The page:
My Time at the MIRAI Programme


In November, I was fortunate enough to be part of Japan’s MIRAI Programme, an exchange programme giving students across Europe the chance to partake in a fully-funded week-long trip to Japan. Although those with some understanding of Japanese might translate ‘mirai’ as ‘future’, here it stands for the Mutual-understanding Intellectual Relations Academic-exchange Initiative. Run by the Ministry of Foreign Affairs of Japan, the MIRAI Programme endeavours to promote friendship between Europe and Japan, aiming to increase the understanding of future generations in all things Japan. I spent a week in Tokyo as a ‘diplomatic visitor’, surrounded by 30 students from across Europe. The experience was invaluable and something I cannot recommend enough to anyone interested in Japan.

I cannot recommend enough to anyone interested in Japan

It’s difficult to pick just one or two highlights from visit. My week in the crazy city of Tokyo was certainly the busiest of my life, with a packed itinerary containing a mix of lectures, tours and state visits, but also cultural experiences, Japanese food, and opportunity to see everything Tokyo has to offer. 

A stand-out moment was on my final day, when the trip culminated in a presentation about my time in Japan to the Parliamentary Vice-Minister of Foreign Affairs of Japan and a team from the Ministry of Foreign Affairs. Of course this was beyond daunting, but, after such an amazing week, it was easy to discuss my favourite moments, and highlight differences between the UK and Japan. 

My trip was focused on the theme ‘Economy and Business’, which defined the tone of most of the activities. I was lucky enough to be given a tour of the Tokyo Stock Exchange, attend economics lectures at Hitotsubashi University, visit several start-up businesses through a programme with the Tokyo Metropolitan Government, and even attend talks at the United Nations University. These activities taught me so much about Japan, but also the UK, as I saw a myriad of similarities and differences between the two countries. 

I saw a myriad of similarities and differences between the two countries

In just a week in Japan I learnt so much about the unique Japanese culture, both confirming and questioning my preconceived ideas. As one of the most iconic images of traditional Japanese culture, a visit to Mt Fuji was more impressive than I could have imagined. Its beauty, heritage and symbolism was evident, and an opportunity to learn about its religious and cultural value was eye-opening. I was lucky enough to visit on a clear day, seeing the mountain at its best. A bucket list moment for sure!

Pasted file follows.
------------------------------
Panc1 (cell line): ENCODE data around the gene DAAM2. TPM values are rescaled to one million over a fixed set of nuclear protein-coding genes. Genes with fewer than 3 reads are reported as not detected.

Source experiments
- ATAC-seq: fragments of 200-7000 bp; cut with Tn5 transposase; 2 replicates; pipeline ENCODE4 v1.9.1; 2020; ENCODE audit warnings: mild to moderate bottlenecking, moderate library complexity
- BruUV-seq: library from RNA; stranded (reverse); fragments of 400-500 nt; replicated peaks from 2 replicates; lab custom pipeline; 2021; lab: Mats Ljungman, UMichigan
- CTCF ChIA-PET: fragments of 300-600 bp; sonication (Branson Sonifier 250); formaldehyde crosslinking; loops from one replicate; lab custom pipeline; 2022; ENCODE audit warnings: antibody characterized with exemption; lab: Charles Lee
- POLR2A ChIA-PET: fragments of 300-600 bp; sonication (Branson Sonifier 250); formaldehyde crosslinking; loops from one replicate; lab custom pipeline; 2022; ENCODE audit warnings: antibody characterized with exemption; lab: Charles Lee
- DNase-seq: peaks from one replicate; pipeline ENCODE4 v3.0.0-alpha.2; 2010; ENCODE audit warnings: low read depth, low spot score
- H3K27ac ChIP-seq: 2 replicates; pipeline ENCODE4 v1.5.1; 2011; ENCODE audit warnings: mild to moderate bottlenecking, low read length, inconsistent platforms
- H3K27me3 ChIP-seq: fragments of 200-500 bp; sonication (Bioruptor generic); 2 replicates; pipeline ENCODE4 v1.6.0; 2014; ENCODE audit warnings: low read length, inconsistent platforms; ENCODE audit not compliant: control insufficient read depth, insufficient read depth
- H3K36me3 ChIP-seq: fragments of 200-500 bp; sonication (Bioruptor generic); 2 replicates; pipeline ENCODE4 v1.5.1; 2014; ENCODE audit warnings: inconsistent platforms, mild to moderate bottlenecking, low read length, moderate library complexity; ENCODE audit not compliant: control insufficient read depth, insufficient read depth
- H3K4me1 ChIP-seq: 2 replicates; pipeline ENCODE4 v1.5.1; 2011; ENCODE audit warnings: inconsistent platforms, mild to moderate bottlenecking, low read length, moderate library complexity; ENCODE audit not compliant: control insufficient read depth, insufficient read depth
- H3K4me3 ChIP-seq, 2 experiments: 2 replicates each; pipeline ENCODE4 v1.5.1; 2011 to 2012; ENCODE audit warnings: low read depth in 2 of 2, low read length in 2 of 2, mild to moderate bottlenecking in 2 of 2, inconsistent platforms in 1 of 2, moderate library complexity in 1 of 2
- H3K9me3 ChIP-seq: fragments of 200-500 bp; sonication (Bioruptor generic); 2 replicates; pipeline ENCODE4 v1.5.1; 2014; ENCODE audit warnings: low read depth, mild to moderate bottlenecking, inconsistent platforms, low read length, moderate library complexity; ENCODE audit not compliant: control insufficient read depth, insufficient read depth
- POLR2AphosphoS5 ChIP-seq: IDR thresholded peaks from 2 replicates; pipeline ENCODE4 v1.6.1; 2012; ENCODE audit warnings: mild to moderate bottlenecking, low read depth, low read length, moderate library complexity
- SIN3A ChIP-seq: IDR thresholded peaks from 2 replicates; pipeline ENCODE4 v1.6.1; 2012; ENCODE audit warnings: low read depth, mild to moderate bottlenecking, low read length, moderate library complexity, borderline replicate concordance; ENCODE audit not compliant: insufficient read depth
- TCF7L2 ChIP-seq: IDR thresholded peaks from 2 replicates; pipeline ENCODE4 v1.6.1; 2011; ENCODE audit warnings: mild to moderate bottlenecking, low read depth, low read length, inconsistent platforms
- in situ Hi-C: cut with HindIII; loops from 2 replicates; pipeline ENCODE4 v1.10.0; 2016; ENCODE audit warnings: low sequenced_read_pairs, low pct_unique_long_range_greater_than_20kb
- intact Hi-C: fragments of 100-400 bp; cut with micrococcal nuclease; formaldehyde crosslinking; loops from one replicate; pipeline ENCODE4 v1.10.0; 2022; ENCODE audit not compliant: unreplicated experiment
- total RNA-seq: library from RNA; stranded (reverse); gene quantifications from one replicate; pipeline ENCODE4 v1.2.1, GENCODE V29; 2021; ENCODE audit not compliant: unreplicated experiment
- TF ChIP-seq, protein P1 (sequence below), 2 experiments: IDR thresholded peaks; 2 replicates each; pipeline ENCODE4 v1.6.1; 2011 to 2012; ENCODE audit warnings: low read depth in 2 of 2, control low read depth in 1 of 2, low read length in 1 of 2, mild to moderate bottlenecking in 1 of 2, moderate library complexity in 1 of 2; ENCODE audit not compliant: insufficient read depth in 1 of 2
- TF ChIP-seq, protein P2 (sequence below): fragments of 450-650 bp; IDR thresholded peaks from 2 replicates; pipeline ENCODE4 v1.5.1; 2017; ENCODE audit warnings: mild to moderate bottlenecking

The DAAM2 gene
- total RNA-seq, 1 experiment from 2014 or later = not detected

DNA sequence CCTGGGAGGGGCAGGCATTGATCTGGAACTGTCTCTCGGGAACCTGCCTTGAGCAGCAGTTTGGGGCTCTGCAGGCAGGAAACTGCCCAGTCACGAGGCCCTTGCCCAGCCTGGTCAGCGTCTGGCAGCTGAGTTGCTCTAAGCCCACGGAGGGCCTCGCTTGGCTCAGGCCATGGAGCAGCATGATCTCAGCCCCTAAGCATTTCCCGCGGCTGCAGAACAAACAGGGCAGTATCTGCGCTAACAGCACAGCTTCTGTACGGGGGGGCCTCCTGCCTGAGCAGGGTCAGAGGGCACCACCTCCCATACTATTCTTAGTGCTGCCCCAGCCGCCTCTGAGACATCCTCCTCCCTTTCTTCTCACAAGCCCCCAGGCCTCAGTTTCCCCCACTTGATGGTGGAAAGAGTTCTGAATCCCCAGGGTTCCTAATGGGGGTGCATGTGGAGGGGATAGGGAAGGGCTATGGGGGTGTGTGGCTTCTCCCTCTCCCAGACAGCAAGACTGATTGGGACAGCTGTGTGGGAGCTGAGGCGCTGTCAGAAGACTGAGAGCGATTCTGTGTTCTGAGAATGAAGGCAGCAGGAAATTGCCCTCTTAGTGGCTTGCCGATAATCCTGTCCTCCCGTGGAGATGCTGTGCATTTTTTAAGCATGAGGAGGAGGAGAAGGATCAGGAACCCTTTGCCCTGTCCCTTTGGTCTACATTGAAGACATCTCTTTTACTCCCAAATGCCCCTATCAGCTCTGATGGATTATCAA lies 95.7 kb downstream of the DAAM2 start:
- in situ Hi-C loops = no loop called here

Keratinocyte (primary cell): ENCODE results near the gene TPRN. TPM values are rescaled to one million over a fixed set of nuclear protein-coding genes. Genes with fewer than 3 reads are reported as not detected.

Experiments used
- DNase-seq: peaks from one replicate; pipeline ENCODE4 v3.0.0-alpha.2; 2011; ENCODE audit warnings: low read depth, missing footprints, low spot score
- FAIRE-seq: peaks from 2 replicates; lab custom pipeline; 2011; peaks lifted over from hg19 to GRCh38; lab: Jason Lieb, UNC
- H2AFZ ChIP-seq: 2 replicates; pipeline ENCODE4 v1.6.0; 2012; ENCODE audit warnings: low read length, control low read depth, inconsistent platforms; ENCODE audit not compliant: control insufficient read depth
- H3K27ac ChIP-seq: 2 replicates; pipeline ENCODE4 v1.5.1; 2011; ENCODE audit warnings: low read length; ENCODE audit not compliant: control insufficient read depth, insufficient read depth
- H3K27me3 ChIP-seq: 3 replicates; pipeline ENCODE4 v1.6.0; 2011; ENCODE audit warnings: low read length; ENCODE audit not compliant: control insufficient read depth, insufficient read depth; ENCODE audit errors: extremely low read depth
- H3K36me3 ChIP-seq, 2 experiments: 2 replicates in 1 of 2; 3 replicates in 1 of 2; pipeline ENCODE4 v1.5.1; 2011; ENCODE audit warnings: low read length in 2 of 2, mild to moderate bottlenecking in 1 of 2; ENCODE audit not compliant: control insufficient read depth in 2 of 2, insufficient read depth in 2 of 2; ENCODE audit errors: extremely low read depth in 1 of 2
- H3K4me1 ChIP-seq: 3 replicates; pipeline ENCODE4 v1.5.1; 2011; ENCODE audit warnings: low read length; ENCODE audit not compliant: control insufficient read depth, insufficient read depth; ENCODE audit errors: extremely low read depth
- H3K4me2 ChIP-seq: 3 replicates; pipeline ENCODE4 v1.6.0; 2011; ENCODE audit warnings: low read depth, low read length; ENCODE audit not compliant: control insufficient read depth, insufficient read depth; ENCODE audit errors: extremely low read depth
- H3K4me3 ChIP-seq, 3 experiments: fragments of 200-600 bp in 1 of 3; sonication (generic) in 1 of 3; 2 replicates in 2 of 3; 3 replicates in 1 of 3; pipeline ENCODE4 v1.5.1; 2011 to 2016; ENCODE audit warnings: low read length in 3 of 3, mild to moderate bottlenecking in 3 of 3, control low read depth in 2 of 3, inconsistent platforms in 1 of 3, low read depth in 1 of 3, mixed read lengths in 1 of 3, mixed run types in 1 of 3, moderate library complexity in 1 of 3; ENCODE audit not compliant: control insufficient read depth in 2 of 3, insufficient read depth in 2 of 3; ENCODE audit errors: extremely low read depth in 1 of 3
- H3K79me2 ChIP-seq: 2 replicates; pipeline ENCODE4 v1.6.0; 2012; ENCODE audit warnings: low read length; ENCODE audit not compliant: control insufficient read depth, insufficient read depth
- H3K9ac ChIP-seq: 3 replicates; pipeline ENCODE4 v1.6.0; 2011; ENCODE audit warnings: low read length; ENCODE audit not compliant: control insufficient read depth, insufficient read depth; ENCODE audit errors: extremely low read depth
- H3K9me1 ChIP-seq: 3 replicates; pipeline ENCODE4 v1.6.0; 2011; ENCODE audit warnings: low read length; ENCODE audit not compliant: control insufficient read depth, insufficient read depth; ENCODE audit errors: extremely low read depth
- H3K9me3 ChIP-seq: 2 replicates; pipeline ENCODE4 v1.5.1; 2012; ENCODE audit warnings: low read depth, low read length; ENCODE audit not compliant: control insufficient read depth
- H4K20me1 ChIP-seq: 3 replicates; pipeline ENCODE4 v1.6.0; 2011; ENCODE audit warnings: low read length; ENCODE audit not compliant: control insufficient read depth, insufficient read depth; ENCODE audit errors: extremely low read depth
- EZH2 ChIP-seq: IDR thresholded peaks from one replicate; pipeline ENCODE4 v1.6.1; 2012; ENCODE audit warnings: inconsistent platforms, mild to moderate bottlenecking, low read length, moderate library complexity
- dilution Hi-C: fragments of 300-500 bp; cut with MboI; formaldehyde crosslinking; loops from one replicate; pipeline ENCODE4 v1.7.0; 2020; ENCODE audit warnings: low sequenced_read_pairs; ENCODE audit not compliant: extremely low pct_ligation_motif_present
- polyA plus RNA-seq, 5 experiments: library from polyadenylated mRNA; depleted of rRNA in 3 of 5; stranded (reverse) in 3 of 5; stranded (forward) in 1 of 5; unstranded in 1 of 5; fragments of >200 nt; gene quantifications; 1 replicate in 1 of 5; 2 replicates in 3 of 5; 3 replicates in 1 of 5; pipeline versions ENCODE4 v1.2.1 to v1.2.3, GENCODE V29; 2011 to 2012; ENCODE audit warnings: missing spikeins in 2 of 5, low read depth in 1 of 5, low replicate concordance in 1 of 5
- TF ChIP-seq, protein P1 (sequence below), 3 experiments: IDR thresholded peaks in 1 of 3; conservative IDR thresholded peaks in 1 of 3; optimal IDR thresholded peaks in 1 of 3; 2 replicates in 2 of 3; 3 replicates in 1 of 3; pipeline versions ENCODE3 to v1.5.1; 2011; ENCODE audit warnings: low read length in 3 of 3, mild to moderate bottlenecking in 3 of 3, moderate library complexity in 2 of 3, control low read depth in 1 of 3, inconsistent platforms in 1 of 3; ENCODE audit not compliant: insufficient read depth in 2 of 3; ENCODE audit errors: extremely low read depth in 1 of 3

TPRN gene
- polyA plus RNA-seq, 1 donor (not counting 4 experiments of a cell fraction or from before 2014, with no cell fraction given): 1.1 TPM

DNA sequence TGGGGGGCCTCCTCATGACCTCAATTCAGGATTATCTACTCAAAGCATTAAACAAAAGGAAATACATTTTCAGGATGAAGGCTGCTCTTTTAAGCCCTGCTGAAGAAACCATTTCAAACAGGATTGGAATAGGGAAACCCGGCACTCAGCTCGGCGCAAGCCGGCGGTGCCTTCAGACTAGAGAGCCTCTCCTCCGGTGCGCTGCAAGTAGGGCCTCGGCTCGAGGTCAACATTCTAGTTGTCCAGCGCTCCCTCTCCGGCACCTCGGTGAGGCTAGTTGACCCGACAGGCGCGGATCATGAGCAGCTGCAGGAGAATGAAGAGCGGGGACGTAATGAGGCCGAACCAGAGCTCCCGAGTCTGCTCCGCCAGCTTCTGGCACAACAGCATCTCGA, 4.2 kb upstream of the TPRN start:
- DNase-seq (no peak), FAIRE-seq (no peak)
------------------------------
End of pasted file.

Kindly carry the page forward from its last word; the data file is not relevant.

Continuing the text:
My hosts, a team from the Japan International Cooperation Centre (JICE), displayed a huge amount of pride in their traditional culture, something that perhaps Brits often lack. I was honoured to try on Yukata (summer kimonos), take part in a traditional tea ceremony, visit several Shinto shrines and Buddhist temples, and try a variety of Japanese food. It was such an amazing opportunity to experience a culture so different from my own. 

Although I hate networking as much as anyone, the MIRAI Programme gave me the chance to meet such an amazing group of people from across the world. I have already taken part in talks and calls as an alumni of the program, making it so easy to stay in touch and maintain connections. The program also allowed me to gain diplomatic experience, something that is pretty hard to come by normally. Most importantly though, I gained such a deep insight into Japan as a country, now having an understanding of the history, culture and economy far greater than I had before I left. 

The MIRAI Programme gave me the chance to meet such an amazing group of people from across the world

It is perfect for anyone with an interest in diplomacy, international economics, environment, or science. The programme is split into four strands, each with a focus in one of the above areas. MIRAI caters for all academic backgrounds; as a History student, the ‘Economy and Business’ strand wasn’t an obvious choice, but a great fit nonetheless. 

I would highly recommend applying for the MIRAI programme if you have any interest in Japan, in one of the above areas, if you enjoy travelling, or if you are thinking of studying abroad in Asia. Any student over 20 can apply, even if you have recently graduated. As long as you can show some interest in Japan, you stand a chance; UK students in particular are sought after as fluency in English is highly respected in Japan. The application process is really simple and doesn’t contain multiple rounds, any virtual interviews or situational judgement tests. And with the program being fully-funded, it’s accessible to anyone. 

If you are interested, look out for the application in September on the ‘Embassy of Japan in the UK’ website. It really is a life-changing experience and one that I cannot recommend enough.

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One thought on “My Time at the MIRAI Programme

  • Hi, I really want to apply for this program but I am not sure how legitimate it is since I am barely finding anyone online speaking about it. Could you provide me some sources please?


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